Charles V. Mutschler
Ralph E. Luker - 7/22/2005
Jon, I take it your question is directed to Dale, because I emphasized that the displacement for the interstate access affected black and white property-owners, as well as impoverished people, I think of both races, though I'm less certain about that.
Jonathan Dresner - 7/22/2005
So.... it's ok to abuse communities if it's about class and not race? Hmm. I'll have to think about that one. Could they, perhaps, overlap?
Ralph E. Luker - 7/22/2005
Ah, Dale, you're ignoring my point that the access route to the downtown connector took out MLK, Sr.'s fine two story yellow brick house on Boulevard. I can assure you that a)if it were standing today, it would be a National Historic Site (there's not even a marker of where it stood and one probably can't be put on the exact site because it's paved over) and b) even if King hadn't lived there, if it were standing today as it stood in 1950, the property could easily command $500,000 just given the location and quality of construction. My point is that interstate highways and access took out highly valuable properties of both white and black homeowners. We're not just talking about poor folks here.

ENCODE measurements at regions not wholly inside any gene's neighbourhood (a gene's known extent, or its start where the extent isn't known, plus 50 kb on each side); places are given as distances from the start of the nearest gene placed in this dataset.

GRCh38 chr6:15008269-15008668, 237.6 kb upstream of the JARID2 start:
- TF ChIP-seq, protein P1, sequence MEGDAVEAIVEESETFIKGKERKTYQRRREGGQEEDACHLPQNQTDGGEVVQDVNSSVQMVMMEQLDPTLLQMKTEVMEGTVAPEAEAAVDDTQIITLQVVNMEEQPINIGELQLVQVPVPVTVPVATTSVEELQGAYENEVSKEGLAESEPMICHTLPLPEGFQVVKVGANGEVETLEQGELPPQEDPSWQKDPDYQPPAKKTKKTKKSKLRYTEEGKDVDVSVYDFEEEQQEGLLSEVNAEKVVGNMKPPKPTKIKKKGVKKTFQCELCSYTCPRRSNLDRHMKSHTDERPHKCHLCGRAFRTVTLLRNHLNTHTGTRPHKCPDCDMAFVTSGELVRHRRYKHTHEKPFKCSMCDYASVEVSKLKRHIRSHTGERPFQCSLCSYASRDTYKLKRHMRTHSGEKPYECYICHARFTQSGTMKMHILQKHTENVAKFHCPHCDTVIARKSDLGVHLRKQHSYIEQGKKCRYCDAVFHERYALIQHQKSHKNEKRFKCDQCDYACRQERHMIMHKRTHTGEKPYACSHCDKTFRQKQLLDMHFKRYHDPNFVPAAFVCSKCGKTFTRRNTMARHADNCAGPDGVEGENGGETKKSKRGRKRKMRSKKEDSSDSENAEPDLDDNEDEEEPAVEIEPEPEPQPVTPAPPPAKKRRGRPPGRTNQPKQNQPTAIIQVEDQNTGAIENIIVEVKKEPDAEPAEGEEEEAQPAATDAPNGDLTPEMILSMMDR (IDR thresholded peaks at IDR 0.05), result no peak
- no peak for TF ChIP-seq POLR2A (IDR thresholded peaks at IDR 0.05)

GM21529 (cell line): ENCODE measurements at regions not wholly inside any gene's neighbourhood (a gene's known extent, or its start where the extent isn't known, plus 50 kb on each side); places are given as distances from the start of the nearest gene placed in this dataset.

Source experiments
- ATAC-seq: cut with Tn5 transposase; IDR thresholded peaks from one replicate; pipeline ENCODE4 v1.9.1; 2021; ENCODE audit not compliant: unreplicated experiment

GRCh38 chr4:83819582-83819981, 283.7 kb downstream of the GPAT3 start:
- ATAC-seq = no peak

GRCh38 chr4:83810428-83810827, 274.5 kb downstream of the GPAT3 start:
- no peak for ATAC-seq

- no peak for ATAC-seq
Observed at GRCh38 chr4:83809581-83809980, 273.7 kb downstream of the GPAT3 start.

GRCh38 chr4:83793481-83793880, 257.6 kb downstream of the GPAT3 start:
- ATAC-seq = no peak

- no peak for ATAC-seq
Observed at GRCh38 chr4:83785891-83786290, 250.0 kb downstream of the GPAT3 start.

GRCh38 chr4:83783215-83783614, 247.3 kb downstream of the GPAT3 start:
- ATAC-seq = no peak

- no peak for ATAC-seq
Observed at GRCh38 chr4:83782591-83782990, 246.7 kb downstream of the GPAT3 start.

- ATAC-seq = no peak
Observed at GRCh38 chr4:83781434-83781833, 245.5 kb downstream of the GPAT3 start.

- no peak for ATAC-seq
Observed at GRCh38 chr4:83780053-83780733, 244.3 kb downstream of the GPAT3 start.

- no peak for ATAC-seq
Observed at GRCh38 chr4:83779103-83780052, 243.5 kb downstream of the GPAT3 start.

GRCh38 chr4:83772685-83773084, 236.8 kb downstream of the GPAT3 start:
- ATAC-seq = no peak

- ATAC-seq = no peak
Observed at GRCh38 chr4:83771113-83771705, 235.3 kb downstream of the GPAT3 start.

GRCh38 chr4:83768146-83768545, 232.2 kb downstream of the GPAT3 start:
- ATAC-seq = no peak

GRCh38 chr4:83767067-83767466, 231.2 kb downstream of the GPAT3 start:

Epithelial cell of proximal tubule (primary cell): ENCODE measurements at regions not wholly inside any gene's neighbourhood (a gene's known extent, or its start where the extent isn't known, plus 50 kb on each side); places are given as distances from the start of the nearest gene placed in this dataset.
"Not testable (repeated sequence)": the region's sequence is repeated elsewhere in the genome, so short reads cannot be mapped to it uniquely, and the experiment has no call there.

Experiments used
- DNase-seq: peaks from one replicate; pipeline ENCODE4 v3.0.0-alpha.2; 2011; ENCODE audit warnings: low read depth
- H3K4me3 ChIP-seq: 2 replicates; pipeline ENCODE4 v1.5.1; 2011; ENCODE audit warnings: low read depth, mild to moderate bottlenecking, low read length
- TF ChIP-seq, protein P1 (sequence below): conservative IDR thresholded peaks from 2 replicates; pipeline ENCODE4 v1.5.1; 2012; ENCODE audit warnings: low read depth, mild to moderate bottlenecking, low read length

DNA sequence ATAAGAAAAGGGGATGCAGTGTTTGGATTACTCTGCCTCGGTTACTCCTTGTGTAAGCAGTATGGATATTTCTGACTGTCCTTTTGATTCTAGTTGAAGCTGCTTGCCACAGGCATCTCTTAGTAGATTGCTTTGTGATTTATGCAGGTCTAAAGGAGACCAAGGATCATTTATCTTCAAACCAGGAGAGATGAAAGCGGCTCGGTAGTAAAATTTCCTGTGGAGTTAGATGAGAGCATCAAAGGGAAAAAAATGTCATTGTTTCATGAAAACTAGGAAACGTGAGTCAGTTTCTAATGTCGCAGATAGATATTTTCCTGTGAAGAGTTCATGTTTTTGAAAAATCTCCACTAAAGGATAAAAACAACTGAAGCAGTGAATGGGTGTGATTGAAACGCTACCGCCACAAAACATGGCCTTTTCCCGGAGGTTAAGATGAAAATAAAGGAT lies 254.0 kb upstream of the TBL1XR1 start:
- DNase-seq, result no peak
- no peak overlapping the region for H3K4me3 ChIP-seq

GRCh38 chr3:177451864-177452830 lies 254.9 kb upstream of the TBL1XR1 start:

Dale B. Light - 7/22/2005
There is nothing really "strange" about the decision to construct Atlanta's Downtown Connector through MLK's neighborhood. Such projects were common in mid-century American cities. I remember the plans to build a highway right through Philadelphia's South Street Corridor. The charge at the time was that black neighborhoods were being targeted ["urban renewal is negro removal"] but that was not really the case. These projects reflected the idea in urban planning that cities should focus on providing easy access from the booming suburbs to the Central Business District, which provided most of the city's tax revenues. Not surprisingly the decision of where to locate these access routes reflected the fact that some communities [poor whites and blacks] had relatively little political or economic clout and could not defend themselves against the planners' schemes.